1871-CC Seated Liberty Quarter

1870 was the first year of operation at the Carson City Mint. As might have been expected for the initial year, coin mintages across all denominations were rather small.

Superintendent Henry F. Rice convinced his superiors in the Treasury Department to establish a special fund for 1871 to pay miners on the spot for their deposits of gold and silver ores, in the effort to attract more business for the Mint. As mining yields were consistently increasing in the area, Rice reasoned the Mint could capitalize on the situation by promising quick payments.(1)

The enticement worked. In January 1871 the Carson Mint received $188,000 in deposits for processing into bullion bars and coins. By the end of March, Rice’s crew had received about $850,000 in bullion deposits. Contrast this to the previous year when a monthly haul of $40,000 would have been viewed favorably.(2)

Even with the huge influx of gold and silver deposits, coinage production remained low, accounting for only a small percentage of activity at the Carson City Mint in 1871. Precious metal ore was converted to bullion bars over coins by a wide margin. Overall, $5.4 million was deposited, ($450,000 monthly average), but just $615,000 was converted into coinage ($532,000 gold, $83,000 silver).

Given the range of options, depositors obviously disdained the 25 cent denomination. Only 10,890 were struck in 1871 at Carson City, amounting to a barely palpable $2722.50. By comparison, the 1870-CC quarter saw a mintage of 8,340, when much less silver was available for coinage.

The few 1871-CC quarters that entered the public realm circulated dutifully for many years. As is usually true of early Carson City coins, there was little interest in saving examples for posterity’s sake.(3) The time eventually came when numismatists began to appreciate the “CC” coins, but by then, the population of 1871-CC quarters was nearly completely wiped out. Only an estimated 80 representatives of this date are extant.(4)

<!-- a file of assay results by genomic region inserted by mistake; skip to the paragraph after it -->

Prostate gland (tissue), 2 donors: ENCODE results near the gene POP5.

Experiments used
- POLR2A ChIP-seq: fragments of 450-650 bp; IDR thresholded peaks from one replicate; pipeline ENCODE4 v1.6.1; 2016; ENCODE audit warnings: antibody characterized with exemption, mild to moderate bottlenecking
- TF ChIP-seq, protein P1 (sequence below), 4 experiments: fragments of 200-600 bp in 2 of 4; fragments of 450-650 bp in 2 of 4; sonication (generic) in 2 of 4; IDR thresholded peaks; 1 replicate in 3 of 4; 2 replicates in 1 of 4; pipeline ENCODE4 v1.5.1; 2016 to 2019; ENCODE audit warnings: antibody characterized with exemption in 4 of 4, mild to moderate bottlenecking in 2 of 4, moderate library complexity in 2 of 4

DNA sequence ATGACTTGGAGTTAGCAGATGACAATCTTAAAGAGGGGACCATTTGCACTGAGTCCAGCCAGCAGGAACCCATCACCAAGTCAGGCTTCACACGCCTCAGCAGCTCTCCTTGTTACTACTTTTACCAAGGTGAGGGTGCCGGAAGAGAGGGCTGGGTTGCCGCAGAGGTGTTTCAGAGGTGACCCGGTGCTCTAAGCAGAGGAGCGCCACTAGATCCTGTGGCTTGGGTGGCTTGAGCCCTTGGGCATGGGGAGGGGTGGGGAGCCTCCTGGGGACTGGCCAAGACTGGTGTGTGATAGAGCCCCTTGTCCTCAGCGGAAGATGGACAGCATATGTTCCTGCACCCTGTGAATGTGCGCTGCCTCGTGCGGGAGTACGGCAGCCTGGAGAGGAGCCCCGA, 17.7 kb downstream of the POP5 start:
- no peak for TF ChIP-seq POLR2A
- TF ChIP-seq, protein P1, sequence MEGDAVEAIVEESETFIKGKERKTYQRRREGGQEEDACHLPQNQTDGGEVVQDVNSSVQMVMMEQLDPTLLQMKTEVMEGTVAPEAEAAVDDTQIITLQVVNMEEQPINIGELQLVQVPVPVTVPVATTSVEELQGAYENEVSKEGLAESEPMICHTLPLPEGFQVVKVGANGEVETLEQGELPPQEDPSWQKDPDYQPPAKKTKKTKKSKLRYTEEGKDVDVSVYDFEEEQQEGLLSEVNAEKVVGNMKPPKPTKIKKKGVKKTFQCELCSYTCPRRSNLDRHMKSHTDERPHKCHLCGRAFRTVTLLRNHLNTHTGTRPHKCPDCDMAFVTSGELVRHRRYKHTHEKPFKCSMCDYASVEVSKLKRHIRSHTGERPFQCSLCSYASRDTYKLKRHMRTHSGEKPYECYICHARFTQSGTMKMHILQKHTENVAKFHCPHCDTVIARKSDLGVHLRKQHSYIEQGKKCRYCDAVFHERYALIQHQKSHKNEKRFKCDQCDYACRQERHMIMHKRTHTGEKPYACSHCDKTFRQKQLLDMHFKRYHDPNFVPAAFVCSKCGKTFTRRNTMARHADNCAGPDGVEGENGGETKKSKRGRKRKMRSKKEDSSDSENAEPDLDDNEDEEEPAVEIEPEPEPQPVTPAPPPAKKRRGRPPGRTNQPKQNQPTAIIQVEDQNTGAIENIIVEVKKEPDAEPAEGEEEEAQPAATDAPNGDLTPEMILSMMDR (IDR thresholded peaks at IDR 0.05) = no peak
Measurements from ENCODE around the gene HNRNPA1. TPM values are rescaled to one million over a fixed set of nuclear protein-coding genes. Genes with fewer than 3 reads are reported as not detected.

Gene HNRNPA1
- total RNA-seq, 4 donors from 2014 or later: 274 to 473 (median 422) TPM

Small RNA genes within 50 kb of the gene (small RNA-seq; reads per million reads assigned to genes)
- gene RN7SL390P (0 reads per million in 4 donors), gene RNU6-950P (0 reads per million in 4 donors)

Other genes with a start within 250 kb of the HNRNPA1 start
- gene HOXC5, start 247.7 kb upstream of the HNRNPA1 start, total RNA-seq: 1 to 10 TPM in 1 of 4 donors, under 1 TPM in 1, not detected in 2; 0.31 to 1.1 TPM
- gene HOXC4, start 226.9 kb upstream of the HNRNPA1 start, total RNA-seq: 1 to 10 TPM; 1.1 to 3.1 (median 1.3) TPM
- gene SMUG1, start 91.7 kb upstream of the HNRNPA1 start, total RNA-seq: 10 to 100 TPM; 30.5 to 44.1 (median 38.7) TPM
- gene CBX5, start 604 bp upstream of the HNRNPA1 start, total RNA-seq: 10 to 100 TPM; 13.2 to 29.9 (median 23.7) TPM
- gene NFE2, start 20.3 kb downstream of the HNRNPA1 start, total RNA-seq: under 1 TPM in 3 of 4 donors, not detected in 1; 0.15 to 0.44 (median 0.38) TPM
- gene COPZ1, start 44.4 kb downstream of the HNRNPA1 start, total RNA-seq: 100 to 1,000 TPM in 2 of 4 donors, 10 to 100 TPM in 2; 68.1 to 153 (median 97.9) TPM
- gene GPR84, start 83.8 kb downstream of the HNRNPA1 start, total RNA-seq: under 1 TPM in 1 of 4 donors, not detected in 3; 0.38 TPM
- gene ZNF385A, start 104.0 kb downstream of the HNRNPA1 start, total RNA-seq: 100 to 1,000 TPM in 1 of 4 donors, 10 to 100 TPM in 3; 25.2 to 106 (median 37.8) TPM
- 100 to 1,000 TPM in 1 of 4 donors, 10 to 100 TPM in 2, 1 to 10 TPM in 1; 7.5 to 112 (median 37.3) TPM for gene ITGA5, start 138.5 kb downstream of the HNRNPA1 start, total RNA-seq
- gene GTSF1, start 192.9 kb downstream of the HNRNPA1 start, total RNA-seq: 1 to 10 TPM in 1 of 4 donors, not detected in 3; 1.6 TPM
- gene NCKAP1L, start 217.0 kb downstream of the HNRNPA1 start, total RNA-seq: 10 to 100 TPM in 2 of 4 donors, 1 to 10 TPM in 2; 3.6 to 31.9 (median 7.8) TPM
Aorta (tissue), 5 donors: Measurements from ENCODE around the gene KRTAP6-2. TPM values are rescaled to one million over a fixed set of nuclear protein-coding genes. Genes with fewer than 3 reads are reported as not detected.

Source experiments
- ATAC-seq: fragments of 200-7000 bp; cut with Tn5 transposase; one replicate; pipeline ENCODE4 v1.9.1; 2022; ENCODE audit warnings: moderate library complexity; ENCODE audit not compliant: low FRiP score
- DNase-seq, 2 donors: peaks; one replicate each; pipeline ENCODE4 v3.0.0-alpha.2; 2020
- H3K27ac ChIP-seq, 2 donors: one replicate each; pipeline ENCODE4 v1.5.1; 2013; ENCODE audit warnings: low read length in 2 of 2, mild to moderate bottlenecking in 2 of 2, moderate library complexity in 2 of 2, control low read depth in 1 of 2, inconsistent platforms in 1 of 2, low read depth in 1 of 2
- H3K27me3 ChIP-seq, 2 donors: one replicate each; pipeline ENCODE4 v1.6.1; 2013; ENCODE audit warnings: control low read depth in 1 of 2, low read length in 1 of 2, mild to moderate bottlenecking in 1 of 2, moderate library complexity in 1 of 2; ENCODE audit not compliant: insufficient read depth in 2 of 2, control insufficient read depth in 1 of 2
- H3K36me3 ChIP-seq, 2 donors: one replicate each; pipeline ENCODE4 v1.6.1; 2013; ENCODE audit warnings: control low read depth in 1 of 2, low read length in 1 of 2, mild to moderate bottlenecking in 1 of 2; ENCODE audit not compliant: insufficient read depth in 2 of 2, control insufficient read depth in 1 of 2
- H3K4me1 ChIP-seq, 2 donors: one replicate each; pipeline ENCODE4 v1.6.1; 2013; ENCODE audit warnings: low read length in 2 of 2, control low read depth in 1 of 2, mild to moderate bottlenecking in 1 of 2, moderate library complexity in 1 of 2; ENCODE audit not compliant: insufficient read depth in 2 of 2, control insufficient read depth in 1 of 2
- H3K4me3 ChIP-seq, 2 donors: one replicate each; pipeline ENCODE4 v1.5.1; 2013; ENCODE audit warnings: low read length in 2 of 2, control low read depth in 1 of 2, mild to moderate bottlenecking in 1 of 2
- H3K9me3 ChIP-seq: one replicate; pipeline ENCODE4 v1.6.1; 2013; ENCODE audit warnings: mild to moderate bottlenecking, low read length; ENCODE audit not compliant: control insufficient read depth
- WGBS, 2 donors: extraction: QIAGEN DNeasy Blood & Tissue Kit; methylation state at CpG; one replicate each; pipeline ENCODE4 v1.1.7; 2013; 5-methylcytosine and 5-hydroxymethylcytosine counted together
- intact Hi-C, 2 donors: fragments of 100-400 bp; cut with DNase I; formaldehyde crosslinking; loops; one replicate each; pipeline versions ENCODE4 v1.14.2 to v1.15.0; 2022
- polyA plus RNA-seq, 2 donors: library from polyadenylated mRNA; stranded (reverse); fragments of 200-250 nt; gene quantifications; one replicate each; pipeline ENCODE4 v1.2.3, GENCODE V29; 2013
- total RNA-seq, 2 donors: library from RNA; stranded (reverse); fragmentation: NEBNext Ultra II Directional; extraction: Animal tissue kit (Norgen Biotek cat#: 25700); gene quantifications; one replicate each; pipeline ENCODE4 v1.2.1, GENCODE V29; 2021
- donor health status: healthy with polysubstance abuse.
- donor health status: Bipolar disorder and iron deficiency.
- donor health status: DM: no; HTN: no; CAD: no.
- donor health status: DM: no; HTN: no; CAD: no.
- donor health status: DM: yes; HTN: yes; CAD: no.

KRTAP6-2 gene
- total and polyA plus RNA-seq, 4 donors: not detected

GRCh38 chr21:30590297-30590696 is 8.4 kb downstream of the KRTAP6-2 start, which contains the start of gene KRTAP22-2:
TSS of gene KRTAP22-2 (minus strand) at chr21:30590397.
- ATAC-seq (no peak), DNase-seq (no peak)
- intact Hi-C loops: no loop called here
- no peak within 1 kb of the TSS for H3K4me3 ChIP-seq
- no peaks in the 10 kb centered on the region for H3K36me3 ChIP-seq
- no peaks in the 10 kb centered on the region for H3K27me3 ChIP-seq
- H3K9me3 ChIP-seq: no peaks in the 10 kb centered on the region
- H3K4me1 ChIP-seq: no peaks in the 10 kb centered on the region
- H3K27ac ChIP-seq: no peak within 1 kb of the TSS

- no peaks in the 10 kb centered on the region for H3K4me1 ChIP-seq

Today, the 1871-CC Seated Liberty quarter is lauded as a numismatic treasure. Rusty Goe, an avid researcher of the Nevada mint, rates the 1871-CC quarter among "the eight rarest date-denominations in the comprehensive Carson City coin series (silver and gold)". That’s quite a compliment, considering some of the amazing coins originating within the walls of that fabled facility.(5)

The romanticism of the American West attracts devotees, but the appeal of this 1871-CC extends well beyond the base of Carson City specialists. The long term value trends of this landmark branch mint rarity prove this to be true.

Estimated survivors in all grades: 80
? The survivor estimate from PCGS represents an average of one or more experts' opinions as to how many examples survive of a particular coin in all grades. Survival estimates include coins that are raw, certified by PCGS, and certified by other grading services.
Learn more at PCGS.
PCGS Rarity Scale: 8.2
? The 'PCGS CoinFacts Rarity Scale' assesses the relative rarity of all U.S. coins, based on estimated surviving examples. The scale runs from 1.0 to 10.0. The higher the number, the rarer the coin.
Learn more at PCGS.
Click HERE to check for availability on eBay**

Preview of eBay selection (unlikely to see any 1871-CC 25c in Preview, but HERE link may yield a few active sales):

1871-CC Seated Liberty quarter images Value trend analysis 1871-CC Seated Liberty quarter
Trendline Avg = 32.57 BEST
Last updated 4-9-24
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1. Stack's Bowers Galleries.  1871-CC Liberty Seated Quarter.  Aug 2012 Auction.

2. Stack's Bowers Galleries.  1871-CC Liberty Seated Silver Dollar.  Aug 2012 Auction.

3. Stack's Bowers Galleries.  1871-CC Liberty Seated Quarter.  Aug 2012 Auction.

4. PCGS.  1871-CC 25C (Regular Strike).

5. Heritage Auctions.  1871-CC 25C.

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Coin images by Stack's Bowers Galleries.